For Sarasota, Florida, couple Karin and Domingo Galliano, a tiny screech owl taking up temporary residence in their Siesta Key home during the final stages of construction seemed an almost mystical occurrence. “The house was already built and enclosed,” says Karin. “The owl had to make its way through various passageways to arrive at its destination.” The well-traveled pair read the bird’s unlikely presence as a sign that their new house was exactly where they were meant to land.
The couple fell in love with the community while visiting friends and decided to put down roots in the area. Desiring an airy, ultra-modern home scaled for flexible use, they turned to married architects Jody Beck and Ross-Alan Tisdale to translate their dreams into reality. Charged with creating flowing, adaptable spaces that could accommodate just the clients or easily expand to host their children and grandchildren, Beck and Tisdale decided to divide the home into two zones: the couple’s main quarters and a private guest wing. Separated from the main living area by a tall breezeway, the guest spaces can be accessed independently at entry level or from an open-air catwalk on the second floor. “The zones are under one roof, but they function quite separately,” Tisdale says. The L-shaped home embraces a courtyard, a configuration designed to create a pseudo-waterfront view by focusing attention inward toward the pool. “The bedrooms have private balconies overlooking a shared outdoor space, like a Spanish-style hacienda,” Beck says.
“Enjoying the outdoors is one of our favorite pastimes,” Karin says, “thus the indoor-outdoor concept was crucial.” However, the home’s location in a flood zone required a 6 1/2-foot elevation change between the first floor and grade. To meet this requirement, Beck and Tisdale thought in terms of lifting the ground to meet the structure. “The back patio is raised so that it connects to the interiors on the same plane,” Tisdale explains, “then gently steps back down to grade via a cascade of concrete plinths.” He credits the terrazzo-like finish of these white shell-topped concrete terraces–one of many refined touches specified by landscape designer Tim Borden and implemented by Ampersand Construction–as the key to their visual impact. For the grounds, Borden conceived a lush, exciting landscape that would not compete with the architecture, noting that “order and jungle-y chaos” coexist amid a blend of clean edges and more organic arrangements of vegetation.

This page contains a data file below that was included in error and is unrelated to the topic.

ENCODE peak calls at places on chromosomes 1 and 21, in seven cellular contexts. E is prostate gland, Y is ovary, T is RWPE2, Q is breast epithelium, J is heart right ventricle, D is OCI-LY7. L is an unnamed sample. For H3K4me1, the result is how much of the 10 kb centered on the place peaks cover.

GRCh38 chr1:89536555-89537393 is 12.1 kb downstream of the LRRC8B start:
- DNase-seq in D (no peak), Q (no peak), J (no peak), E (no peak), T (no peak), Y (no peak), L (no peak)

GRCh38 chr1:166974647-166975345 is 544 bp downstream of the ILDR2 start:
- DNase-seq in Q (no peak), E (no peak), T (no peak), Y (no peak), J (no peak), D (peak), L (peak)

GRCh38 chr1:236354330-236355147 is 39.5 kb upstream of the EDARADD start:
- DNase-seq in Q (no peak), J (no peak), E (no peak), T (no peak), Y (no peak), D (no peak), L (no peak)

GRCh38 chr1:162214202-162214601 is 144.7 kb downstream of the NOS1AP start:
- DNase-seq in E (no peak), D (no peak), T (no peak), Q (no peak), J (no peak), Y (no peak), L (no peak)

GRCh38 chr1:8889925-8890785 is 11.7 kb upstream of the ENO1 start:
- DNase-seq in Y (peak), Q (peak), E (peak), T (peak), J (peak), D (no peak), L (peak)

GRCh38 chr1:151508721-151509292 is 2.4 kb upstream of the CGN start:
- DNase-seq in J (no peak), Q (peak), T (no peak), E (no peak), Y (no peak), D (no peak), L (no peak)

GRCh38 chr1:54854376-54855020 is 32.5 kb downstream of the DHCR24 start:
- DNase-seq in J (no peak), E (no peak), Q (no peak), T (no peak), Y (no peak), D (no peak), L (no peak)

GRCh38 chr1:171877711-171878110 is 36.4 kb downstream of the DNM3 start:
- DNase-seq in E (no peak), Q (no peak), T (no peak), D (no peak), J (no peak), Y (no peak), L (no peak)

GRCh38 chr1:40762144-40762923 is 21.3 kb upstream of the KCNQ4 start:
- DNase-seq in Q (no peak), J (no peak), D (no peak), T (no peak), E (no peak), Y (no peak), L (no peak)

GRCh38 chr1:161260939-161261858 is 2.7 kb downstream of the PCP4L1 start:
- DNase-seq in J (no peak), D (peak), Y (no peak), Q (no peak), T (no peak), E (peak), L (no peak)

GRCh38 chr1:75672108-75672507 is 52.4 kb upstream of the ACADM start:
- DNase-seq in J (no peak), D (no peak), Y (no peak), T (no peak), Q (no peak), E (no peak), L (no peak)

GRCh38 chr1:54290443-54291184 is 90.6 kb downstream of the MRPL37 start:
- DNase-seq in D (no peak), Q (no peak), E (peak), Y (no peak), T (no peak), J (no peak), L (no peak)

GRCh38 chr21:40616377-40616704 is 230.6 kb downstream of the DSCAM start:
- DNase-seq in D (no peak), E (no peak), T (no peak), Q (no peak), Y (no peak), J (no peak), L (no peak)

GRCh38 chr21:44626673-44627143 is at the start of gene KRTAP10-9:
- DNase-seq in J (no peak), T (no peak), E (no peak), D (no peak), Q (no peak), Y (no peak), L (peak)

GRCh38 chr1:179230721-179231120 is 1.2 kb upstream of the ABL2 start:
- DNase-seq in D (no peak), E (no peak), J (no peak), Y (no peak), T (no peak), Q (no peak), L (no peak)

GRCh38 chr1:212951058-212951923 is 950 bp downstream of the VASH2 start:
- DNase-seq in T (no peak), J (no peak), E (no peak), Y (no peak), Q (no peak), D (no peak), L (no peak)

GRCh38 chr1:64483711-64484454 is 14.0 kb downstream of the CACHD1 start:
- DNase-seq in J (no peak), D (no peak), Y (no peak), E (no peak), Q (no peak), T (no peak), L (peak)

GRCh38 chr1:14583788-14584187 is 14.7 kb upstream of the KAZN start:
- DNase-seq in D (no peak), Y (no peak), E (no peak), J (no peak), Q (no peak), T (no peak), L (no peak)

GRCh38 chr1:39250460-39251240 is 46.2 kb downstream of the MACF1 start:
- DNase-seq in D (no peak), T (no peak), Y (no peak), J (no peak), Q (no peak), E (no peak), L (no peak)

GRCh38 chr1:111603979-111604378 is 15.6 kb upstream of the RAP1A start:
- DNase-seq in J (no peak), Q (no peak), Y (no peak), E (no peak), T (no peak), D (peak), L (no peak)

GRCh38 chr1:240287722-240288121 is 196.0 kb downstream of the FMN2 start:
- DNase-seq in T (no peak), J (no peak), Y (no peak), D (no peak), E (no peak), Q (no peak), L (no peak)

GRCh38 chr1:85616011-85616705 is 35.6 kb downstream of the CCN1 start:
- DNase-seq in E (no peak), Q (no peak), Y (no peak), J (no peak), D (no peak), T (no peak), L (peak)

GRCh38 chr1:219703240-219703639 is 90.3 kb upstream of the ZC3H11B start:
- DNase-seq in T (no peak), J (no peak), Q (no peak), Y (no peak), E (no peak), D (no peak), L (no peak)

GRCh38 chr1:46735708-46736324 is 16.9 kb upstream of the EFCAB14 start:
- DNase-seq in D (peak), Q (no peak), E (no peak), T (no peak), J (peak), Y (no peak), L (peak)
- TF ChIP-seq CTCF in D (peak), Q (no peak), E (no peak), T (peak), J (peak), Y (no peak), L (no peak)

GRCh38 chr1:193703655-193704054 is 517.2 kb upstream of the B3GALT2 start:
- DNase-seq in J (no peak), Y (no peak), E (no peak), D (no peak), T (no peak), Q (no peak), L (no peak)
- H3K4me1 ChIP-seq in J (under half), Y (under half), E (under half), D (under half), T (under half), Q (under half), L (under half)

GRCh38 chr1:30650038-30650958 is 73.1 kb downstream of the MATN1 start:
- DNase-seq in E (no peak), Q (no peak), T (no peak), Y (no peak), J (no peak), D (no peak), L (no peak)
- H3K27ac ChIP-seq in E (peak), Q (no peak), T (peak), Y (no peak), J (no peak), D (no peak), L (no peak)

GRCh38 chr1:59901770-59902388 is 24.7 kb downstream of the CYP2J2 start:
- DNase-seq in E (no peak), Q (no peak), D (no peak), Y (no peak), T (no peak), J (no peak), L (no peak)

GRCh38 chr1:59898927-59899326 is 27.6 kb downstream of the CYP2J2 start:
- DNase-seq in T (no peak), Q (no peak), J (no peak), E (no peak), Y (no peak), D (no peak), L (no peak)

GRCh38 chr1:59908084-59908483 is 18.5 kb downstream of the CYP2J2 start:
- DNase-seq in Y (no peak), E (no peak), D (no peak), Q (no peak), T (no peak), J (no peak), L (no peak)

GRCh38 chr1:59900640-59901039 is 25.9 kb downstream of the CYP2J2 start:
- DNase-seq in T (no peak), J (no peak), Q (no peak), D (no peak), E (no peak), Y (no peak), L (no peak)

The rest of the exterior palette is pared down to essentials: stucco, steel, aluminum and wood. “We used rich-stained cypress in the breezeway and balconies where it’s protected from weather,” Beck says. Exuberant color elements are sensitively used throughout to achieve visual drama, such as a luminous coral-pink wall above the pool, lime green entry doors, and slender columns painted an eggplant hue, Tisdale notes, “to celebrate their structural importance.”
To amplify the feeling of spaciousness throughout, designer Schuyler Galliano–who is also the homeowners’ daughter-in-law–selected streamlined furnishings. Porcelain and hardwood floors contrast with crisp white walls, which provide a backdrop for the couple’s collection of abstract art. “They wanted hard angles and a spare, Scandinavian vibe,” says Galliano, who took cues from the architecture by creating a neutral palette with occasional splashes of color. In the living area, for example, she offset a low-profile gray sectional and onyx cocktail table with a chandelier that she powder-coated in a coral hue to match the exterior wall by the pool. Galliano, who has a love of stone, is perhaps proudest of the master bath, with its striking inset of green Brazilian marble in the shower, and the seamless quartz kitchen island that took six men to carry into the house and install.
Working to achieve the goals set forth by the homeowners, the architects conceived a layout that is in constant conversation with nature. The first reveal beyond the breezeway entry is an unobstructed view of the courtyard. “Our former residence never had enough patio area to accommodate large crowds,” says Karin, who likes to have live music and plenty of room for dancing when entertaining. In the primary living space–which contains a triple-height living room, open kitchen and dining area–is a wall of floor-to-ceiling folding and stacking glass doors that, when opened, brings the rooms outside. The end result is harmonious and serene, with a home and garden that feel inextricably linked.
In describing her deep connection to the residence, Karin returns to the owl’s mysterious appearance. “For me it was an omen,” she says. “This house was destined to be very special in every way, and it has continued to provide enchanting surprises.”